Advocates meet to plan Big Mac
attack on fat
THE WASHINGTON TIMES 6/22/03
BOSTON — Trial lawyers, public health officials and
consumer advocates chewed the fat yesterday about how to successfully sue
and regulate the fast-food industry for serving unhealthy foods.
At an obesity litigation conference in Boston, about
120 attendees discussed planned lawsuit methods similar to ones used to sue
tobacco companies. Those methods included using guerrilla lawsuits — several
types of unexpected filings — against food companies, fast-food chains and
restaurants, and pushing the envelope with cases that appear "frivolous"
to get bigger results and larger settlements.
"Remember, many social movements were kick-started
by litigation," such as civil rights, environmental, sexual discrimination
and tobacco laws, said John Banzhaf III, a conference speaker.
Mr. Banzhaf, a George Washington University law professor,
led the charge against tobacco companies through the Public Health Advocacy
Institute, and is encouraging lawyers to commit to suing fatty-foods makers
and restaurants for millions.
"I don't profit from these suits, but other attorneys
will, and that may be the incentive they need to take on an organization,"
such as fast-food giant McDonald's, which already has paid more than $12
million to settle a fat-content lawsuit, he said.
But foods with high calorie and cholesterol content
weren't the only things being grilled in the auditorium of Shillman Hall
at Northeastern University.
Some health advocates also wanted to ban food advertisements
geared to children, simplify nutritional labels at restaurants and litigate
against public schools that supply soft drinks and unhealthy foods.
"There is no one lawsuit that will solve the obesity
problem that has become an epidemic," said Michael Jacobson, executive director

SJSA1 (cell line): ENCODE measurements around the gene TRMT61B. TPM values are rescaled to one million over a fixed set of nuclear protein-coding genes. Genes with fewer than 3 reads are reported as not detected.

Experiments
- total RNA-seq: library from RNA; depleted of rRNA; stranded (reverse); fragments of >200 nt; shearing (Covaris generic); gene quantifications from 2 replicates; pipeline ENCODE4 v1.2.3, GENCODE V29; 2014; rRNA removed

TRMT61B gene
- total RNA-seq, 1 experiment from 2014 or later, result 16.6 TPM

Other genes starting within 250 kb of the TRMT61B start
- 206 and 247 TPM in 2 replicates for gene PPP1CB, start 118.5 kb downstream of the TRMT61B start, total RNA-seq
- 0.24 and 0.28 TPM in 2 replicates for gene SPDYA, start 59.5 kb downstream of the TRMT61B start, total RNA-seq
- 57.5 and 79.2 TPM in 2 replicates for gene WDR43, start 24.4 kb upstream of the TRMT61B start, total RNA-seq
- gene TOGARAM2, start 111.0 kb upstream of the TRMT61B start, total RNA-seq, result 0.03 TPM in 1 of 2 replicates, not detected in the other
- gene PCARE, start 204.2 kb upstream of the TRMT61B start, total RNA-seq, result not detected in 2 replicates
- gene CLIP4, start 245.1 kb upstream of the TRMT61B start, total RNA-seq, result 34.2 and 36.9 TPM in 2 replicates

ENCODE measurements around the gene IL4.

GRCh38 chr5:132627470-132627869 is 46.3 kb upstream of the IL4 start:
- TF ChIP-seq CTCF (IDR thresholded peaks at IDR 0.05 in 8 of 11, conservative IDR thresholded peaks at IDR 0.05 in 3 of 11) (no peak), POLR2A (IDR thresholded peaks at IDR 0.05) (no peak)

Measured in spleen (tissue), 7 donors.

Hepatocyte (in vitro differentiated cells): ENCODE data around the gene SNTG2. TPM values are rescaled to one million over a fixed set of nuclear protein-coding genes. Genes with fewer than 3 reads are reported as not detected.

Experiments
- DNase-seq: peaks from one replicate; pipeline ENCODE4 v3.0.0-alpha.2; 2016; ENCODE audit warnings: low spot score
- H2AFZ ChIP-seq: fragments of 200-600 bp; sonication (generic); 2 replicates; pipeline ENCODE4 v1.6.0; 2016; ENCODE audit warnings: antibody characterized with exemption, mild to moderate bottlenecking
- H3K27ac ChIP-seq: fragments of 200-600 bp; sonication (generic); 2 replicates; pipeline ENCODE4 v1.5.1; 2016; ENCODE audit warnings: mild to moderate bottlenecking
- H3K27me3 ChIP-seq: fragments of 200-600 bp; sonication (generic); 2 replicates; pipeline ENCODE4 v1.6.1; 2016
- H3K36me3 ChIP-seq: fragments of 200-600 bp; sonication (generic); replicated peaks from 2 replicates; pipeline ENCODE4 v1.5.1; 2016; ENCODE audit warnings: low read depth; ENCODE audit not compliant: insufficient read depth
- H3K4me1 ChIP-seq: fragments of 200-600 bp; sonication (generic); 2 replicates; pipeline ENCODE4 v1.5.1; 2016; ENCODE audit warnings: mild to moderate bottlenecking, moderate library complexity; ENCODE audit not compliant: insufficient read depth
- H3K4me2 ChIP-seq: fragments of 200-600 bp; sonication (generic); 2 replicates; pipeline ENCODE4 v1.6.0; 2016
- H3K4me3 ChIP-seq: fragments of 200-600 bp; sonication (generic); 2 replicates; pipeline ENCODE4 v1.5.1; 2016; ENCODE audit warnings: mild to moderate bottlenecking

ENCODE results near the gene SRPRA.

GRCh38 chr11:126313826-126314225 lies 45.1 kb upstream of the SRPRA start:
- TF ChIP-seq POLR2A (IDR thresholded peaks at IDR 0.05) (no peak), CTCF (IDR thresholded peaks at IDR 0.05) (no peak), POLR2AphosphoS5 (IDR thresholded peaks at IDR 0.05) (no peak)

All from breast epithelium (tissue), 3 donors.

of the Center for Science in the Public Interest, a nonprofit health advocacy
"It's going to take a whole lot of lawsuits to make
a difference in public policy that will affect the dietary habits of the
thousands that suffer obesity-related disease," he said.
U.S. Surgeon General David Satcher called obesity
the largest preventable epidemic in 2001, citing 300,000 annual deaths that
cost taxpayers more than $117 billion in medical costs.
About 60 percent of adults and 13 percent of children
are clinically obese, according to the Centers for Disease Prevention and
Their condition makes them more susceptible to diabetes,
hypertension, gall bladder disease and certain cancers.
Most of the strategy at the eight-hour session focused
on ways to compare junk food to tobacco as an addictive drug that makes obesity
more of a situational occurrence than one of personal choice.
Mr. Banzhaf cited a study in the February edition
of New Scientist magazine that reported foods with fat or sugar cause changes
in the brain often associated with addictive drugs.
But McDonald's did not inform customers in the past
about the fat contents in foods that were considered healthy, said Richard
Daynard, a conference sponsor and chairman of the tobacco products liability
project at the Public Health Advocacy Institute.
"There was deceptive advertising about McDonald's
fillet-of-fish and McNuggets, which had more calories than a burger," Mr.
So far, there have been seven lawsuits filed against
major food companies concerning fat intake and obesity.
Three of the cases have been settled, including a
case against McDonald's regarding the use of beef fat in its french fries,
a misrepresentation claim that snack-food company Pirate Booty inaccurately
reported its product calories, and a Florida ice cream company that underreported
its saturated fat.
Still, Marion Nestle, a New York University nutrition
professor, said America has too much food and should have some regulations.
"There is an overabundance of food in this country
... most people eat more than they should because of it," Ms. Nestle said.
Mr. Banzhaf said at the conference that a series
of lawsuits is expected to be filed later next week.
"This type of litigation is picking up speed and
the food industry is worried," he said.